Carbon dioxide capture and use could become big business

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Capturing carbon dioxide and turning it into commercial products, such as fuels or construction materials, could become a new global industry, according to a study by researchers from UCLA, the University of Oxford and five other institutions.

Should that happen, the phenomenon would help the environment by reducing greenhouse gas emissions.

The research, published in Nature, is the most comprehensive study to date investigating the potential future scale and cost of 10 different ways to use carbon dioxide, including in fuels and chemicals, plastics, building materials, soil management and forestry. The study considered processes using carbon dioxide captured from waste gases that are produced by burning fossil fuels or from the atmosphere by an industrial process.

And in a step beyond most previous research on the subject, the authors also considered processes that use carbon dioxide captured biologically by photosynthesis.

The research found that on average each utilization pathway could use around 0.5 gigatonnes of carbon dioxide per year that would otherwise escape into the atmosphere. (A tonne, or metric ton, is equivalent to 1,000 kilograms, and a gigatonne is 1 billion tonnes, or about 1.1 billion U.S. tons.)

A top-end scenario could see more than 10 gigatonnes of carbon dioxide a year used, at a theoretical cost of under $100 per tonne of carbon dioxide. The researchers noted, however, that the potential scales and costs of using carbon dioxide varied substantially across sectors.

“The analysis we presented makes clear that carbon dioxide utilization can be part of the solution to combat climate change, but only if those with the power to make decisions at every level of government and finance commit to changing policies and providing market incentives across multiple sectors,” said Emily Carter, a distinguished professor of chemical and biomolecular engineering at the UCLA Samueli School of Engineering and a co-author of the paper. “The urgency is huge and we have little time left to effect change.”

According to the Intergovernmental Panel on Climate Change, keeping global warming to 1.5 degrees Celsius over the rest of the 21st century will require the removal of carbon dioxide from the atmosphere on the order of 100 to 1,000 gigatonnes of carbon dioxide. Currently, fossil carbon dioxide emissions are increasing by over 1% annually, reaching a record high of 37 gigatonnes of carbon dioxide in 2018.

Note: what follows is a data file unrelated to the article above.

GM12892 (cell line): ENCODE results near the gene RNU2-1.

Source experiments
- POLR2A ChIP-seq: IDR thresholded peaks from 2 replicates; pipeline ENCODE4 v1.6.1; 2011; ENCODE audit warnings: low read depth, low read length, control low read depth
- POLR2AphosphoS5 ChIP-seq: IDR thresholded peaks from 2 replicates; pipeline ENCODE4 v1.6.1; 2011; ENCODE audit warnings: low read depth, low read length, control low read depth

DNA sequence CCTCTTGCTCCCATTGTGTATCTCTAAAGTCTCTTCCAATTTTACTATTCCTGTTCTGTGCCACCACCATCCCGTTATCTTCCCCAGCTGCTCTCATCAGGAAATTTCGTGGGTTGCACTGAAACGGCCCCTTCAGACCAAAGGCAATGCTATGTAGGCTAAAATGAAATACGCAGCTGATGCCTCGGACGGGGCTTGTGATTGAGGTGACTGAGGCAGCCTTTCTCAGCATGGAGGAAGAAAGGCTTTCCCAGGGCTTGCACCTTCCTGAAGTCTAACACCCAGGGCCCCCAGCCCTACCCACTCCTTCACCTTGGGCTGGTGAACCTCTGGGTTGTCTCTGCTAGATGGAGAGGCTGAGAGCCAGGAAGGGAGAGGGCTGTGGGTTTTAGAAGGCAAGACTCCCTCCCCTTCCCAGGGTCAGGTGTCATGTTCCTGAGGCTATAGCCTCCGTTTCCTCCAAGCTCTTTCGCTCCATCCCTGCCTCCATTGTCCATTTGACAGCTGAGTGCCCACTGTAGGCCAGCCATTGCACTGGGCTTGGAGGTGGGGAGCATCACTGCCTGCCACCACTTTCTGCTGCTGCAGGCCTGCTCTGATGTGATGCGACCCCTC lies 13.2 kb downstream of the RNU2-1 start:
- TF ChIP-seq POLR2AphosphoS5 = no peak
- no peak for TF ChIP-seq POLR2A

“Greenhouse gas removal is essential to achieve net zero carbon emissions and stabilise the climate,” said Cameron Hepburn, one of the study’s lead authors, director of Oxford’s Smith School of Enterprise and Environment. “We haven’t reduced our emissions fast enough, so now we also need to start pulling carbon dioxide out of the atmosphere. Governments and corporations are moving on this, but not quickly enough.

“The promise of carbon dioxide utilization is that it could act as an incentive for carbon dioxide removal and could reduce emissions by displacing fossil fuels.”

Critical to the success of these new technologies as mitigation strategies will be a careful analysis of their overall impact on the climate. Some are likely to be adopted quickly simply because of their attractive business models. For example, in certain kinds of plastic production, using carbon dioxide as a feedstock is a more profitable and environmentally cleaner production process than using conventional hydrocarbons, and it can displace up to three times as much carbon dioxide as it uses.

Biological uses might also present opportunities to reap co-benefits. In other areas, utilization could provide a “better choice” alternative during the global decarbonization process. One example might be the use of fuels derived from carbon dioxide, which could find a role in sectors that are harder to decarbonize, such as aviation.

The authors stressed that there is no “magic bullet” approach.

“I would start by incentivizing the most obvious solutions — most of which already exist — that can act at the gigatonne scale in agriculture, forestry and construction,” said Carter, who also is UCLA’s executive vice chancellor and provost, and the Gerhard R. Andlinger Professor in Energy and Environment Emeritus at Princeton University. “At the same time, I would aggressively invest in R&D across academia, industry and government labs — much more so than is being done in the U.S., especially compared to China — in higher-tech solutions to capture and convert carbon dioxide to useful products that can be developed alongside solutions that already exist in agriculture, forestry and construction.”

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